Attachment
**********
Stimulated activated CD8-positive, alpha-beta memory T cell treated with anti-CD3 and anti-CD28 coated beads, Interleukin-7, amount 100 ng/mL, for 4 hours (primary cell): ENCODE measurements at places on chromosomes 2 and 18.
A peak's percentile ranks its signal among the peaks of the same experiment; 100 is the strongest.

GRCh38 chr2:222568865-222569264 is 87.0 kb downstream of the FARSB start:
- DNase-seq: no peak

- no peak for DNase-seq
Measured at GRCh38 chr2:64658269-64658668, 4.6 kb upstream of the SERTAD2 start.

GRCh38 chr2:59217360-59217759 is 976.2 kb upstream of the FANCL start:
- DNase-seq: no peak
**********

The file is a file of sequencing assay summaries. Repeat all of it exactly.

Stimulated activated CD8-positive, alpha-beta memory T cell treated with anti-CD3 and anti-CD28 coated beads, Interleukin-7, amount 100 ng/mL, for 4 hours (primary cell): ENCODE measurements at places on chromosomes 2 and 18.
A peak's percentile ranks its signal among the peaks of the same experiment; 100 is the strongest.

GRCh38 chr2:222568865-222569264 is 87.0 kb downstream of the FARSB start:
- DNase-seq: no peak

- no peak for DNase-seq
Measured at GRCh38 chr2:64658269-64658668, 4.6 kb upstream of the SERTAD2 start.

GRCh38 chr2:59217360-59217759 is 976.2 kb upstream of the FANCL start:
- DNase-seq: no peak